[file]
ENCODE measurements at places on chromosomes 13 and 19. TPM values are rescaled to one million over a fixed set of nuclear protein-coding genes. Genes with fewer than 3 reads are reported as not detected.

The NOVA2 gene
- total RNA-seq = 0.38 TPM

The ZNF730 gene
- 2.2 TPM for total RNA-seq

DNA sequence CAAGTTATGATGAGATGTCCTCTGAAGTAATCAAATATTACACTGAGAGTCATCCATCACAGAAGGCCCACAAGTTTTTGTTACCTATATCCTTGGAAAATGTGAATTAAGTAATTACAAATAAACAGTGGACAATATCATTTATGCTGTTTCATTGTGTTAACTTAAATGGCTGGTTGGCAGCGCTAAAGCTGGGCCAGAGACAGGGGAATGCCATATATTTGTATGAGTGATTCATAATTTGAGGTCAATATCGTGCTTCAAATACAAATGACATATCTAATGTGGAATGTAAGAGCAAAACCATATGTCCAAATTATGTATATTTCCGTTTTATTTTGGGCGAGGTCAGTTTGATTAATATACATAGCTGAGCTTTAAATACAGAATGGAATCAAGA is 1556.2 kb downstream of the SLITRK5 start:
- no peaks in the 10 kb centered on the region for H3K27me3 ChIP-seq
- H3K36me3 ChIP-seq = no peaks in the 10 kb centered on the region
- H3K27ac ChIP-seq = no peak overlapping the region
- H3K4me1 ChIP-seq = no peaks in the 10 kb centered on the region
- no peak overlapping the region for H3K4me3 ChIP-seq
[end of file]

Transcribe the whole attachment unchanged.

ENCODE measurements at places on chromosomes 13 and 19. TPM values are rescaled to one million over a fixed set of nuclear protein-coding genes. Genes with fewer than 3 reads are reported as not detected.

The NOVA2 gene
- total RNA-seq = 0.38 TPM

The ZNF730 gene
- 2.2 TPM for total RNA-seq

DNA sequence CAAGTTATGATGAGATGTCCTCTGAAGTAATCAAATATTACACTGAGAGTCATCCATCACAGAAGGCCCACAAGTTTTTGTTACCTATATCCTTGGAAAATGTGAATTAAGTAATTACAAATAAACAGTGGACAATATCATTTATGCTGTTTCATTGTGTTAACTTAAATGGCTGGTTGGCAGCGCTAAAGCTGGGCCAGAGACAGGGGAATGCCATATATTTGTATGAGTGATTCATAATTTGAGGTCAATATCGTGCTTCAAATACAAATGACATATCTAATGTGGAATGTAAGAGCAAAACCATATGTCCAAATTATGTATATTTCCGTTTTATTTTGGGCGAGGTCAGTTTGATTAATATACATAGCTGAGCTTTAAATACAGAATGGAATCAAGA is 1556.2 kb downstream of the SLITRK5 start:
- no peaks in the 10 kb centered on the region for H3K27me3 ChIP-seq
- H3K36me3 ChIP-seq = no peaks in the 10 kb centered on the region
- H3K27ac ChIP-seq = no peak overlapping the region
- H3K4me1 ChIP-seq = no peaks in the 10 kb centered on the region
- no peak overlapping the region for H3K4me3 ChIP-seq